Survey of Current Business

Survey of Current Business
Chronicling 100 Years of the U.S. Economy

July 2022
Volume 102, Number 7

GDP and the Economy

Third Estimates for the First Quarter of 2022

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Real gross domestic product (GDP) decreased at an annual rate of 1.6 percent in the first quarter of 2022, according to the third estimates of the National Income and Product Accounts (chart 1 and table 1).1 With the third estimate, real GDP growth was revised down 0.1 percentage point from the second estimate issued last month. In the fourth quarter of 2021, real GDP increased 6.9 percent.

The decline in real GDP in the first quarter of 2022 occurred amid a resurgence of COVID–19 cases from the Omicron variant and decreases in government pandemic assistance payments. Other economic conditions including supply-chain challenges, low unemployment, and widespread inflation continued in the first quarter. The full economic effects of the COVID–19 pandemic and other economic factors cannot be quantified in the GDP estimates, because the impacts are generally embedded in source data and cannot be separately identified. Real GDP for the first quarter of 2022 is 2.7 percent above the level of real GDP for the fourth quarter of 2019, the most recent quarter prior to the onset of the COVID–19 pandemic. For more information, refer to the “Technical Note” and “Federal Recovery Programs and BEA Statistics.”

Real GDP decreased 1.6 percent (annual rate) in the first quarter, following an increase of 6.9 percent in the fourth quarter. The decrease in real GDP reflected decreases in exports, federal government spending, private inventory investment, and state and local government spending, while imports, which are a subtraction in the calculation of GDP, increased. Nonresidential fixed investment, consumer spending, and residential fixed investment increased (chart 2 and table 1).2

  • Within exports, a decrease in goods was partly offset by an increase in services.
    • The decrease in goods was led by nonfood and nonautomotive consumer goods (mainly nondurable goods such as medicinal, dental, and pharmaceutical preparations), industrial supplies and materials (mainly petroleum and products), and foods, feeds, and beverages (mainly soybeans).
    • The increase in services largely reflected increases in government goods and services (not elsewhere classified) and in travel that were partly offset by charges for the use of intellectual property and other business services (led by financial services).
  • The decrease in federal government spending was led by defense spending on intermediate goods and services, led by services.
  • The decrease in private inventory investment mainly reflected decreases in wholesale trade (mainly motor vehicles) and in mining, utilities, and construction (more than accounted for by utilities) that were partly offset by an increase in manufacturing.
  • The decrease in state and local government spending reflected a decrease in investment in structures that was partly offset by an increase in spending on intermediate goods and services.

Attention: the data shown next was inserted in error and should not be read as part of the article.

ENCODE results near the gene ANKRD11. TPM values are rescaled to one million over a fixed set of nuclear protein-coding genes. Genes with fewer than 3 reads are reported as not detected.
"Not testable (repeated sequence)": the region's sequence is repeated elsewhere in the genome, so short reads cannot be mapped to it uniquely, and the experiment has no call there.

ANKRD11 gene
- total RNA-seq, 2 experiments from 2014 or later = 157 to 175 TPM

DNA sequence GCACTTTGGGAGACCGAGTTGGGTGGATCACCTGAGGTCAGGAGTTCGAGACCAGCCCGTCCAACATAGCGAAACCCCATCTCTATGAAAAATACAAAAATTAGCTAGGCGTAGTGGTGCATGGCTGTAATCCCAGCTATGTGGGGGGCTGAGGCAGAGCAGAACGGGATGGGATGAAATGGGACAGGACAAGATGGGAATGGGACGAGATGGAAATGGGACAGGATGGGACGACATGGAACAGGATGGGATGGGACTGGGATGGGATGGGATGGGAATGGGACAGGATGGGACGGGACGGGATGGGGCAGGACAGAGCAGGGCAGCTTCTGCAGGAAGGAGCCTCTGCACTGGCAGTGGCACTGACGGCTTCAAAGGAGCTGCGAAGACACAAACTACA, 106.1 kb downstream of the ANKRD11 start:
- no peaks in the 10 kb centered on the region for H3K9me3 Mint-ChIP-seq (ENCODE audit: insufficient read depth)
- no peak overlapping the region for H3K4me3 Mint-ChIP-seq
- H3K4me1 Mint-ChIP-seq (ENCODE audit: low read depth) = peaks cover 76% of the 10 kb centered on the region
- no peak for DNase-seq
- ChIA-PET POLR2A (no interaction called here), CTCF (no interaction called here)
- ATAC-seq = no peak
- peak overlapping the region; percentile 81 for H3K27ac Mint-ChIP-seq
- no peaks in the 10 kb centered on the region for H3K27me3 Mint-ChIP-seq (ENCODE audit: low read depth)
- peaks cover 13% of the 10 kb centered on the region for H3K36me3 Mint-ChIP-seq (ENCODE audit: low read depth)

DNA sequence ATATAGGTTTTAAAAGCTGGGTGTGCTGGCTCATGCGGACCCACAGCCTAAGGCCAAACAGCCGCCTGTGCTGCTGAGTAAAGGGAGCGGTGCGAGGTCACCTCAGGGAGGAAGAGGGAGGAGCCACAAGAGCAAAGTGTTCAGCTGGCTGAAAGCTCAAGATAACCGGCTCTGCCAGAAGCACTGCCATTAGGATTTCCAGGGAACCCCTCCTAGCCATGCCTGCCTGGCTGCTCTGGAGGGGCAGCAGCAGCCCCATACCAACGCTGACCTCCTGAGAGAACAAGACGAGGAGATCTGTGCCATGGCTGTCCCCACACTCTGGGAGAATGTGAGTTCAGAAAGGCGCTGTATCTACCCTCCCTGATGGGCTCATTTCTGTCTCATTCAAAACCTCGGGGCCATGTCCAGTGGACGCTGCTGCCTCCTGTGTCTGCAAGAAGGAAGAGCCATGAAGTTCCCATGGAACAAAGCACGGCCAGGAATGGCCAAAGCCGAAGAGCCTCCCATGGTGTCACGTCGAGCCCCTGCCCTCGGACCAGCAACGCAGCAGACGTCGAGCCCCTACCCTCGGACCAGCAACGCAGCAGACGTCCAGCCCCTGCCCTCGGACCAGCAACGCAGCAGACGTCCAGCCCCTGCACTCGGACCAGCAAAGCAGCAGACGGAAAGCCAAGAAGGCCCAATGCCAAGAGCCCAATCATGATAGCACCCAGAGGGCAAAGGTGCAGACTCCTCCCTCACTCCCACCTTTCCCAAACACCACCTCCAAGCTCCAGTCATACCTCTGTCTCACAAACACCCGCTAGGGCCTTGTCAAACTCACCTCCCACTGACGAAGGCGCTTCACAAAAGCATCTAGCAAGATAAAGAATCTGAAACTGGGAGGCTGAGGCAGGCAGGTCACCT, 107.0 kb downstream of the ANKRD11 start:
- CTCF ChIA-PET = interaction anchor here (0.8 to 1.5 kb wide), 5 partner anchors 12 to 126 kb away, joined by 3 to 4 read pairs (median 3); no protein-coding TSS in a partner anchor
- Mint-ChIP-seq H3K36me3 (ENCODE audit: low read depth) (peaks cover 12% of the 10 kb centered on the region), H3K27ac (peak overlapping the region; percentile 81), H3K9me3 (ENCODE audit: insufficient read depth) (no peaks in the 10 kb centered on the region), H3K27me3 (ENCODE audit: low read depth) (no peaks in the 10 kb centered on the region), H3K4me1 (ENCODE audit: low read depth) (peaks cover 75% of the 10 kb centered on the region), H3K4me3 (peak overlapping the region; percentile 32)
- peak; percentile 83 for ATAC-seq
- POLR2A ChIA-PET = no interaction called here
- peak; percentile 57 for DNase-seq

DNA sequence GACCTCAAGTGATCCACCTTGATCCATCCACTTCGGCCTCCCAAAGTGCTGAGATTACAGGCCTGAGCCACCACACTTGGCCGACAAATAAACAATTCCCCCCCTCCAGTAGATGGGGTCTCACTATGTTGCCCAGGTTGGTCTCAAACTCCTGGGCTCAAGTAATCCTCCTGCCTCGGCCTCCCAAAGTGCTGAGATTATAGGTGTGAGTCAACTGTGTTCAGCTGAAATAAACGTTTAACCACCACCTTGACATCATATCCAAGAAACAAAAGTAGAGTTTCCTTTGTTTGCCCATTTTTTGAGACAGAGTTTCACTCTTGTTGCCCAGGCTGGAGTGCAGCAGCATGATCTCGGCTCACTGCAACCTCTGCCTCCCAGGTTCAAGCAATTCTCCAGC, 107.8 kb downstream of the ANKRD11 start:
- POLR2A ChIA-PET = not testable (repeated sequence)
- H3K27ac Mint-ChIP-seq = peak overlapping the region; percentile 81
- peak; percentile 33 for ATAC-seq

• Within imports, the increase primarily reflected an increase in goods, led by nonfood and nonautomotive consumer goods, nonautomotive capital goods, and automotive vehicles, engines, and parts.
  • The increase in nonresidential fixed investment reflected increases in equipment and intellectual property products that was partly offset by a decrease in structures.
    • Within equipment, the leading contributors to the increase were information processing equipment (led by computers and peripheral equipment and by communications equipment), other equipment (mainly furniture and fixtures), and industrial equipment (notably, special industry machinery).
    • The increase in intellectual property products primarily reflected increases in software (notably, prepackaged software) and in research and development.
  • The increase in consumer spending reflected an increase in services that was partly offset by a decrease in spending on goods.
    • Within services, increases were widespread; housing and utilities (mainly electricity and gas) and other services (led by communication) were the leading contributors.
    • Within goods, a decrease in nondurable goods, led by gasoline and other energy goods and by food and beverages purchased for off-premises consumption (groceries), was partly offset by an increase in durable goods, led by motor vehicles and parts (mainly spending on new light trucks).
  • The increase in residential fixed investment primarily reflected an increase in single-family structures that was partly offset by a decrease in brokers' commissions and other ownership transfer costs.

Real gross domestic income (GDI), the sum of incomes earned and costs incurred in the production of GDP, increased 1.8 percent in the first quarter, compared with an increase of 6.3 percent in the fourth quarter. The average of real GDP and real GDI, a supplemental measure of U.S. economic activity that equally weights GDP and GDI, increased 0.1 percent in the first quarter, compared with an increase of 6.6 percent in the fourth quarter.

The third estimate of GDP includes estimates of GDP by industry, or value added—a measure of an industry’s contribution to GDP. In the first quarter, private goods-producing industries decreased 6.9 percent, private services-producing industries decreased 0.8 percent, and government increased 2.0 percent (chart 3 and table 2). Overall, 9 of 22 industry groups contributed to the first-quarter decline in real GDP (chart 4).